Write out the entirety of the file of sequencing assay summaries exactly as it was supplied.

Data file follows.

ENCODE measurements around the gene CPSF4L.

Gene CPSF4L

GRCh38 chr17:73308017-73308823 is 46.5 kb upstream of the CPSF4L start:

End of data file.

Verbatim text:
ENCODE measurements around the gene CPSF4L.

Gene CPSF4L

GRCh38 chr17:73308017-73308823 is 46.5 kb upstream of the CPSF4L start: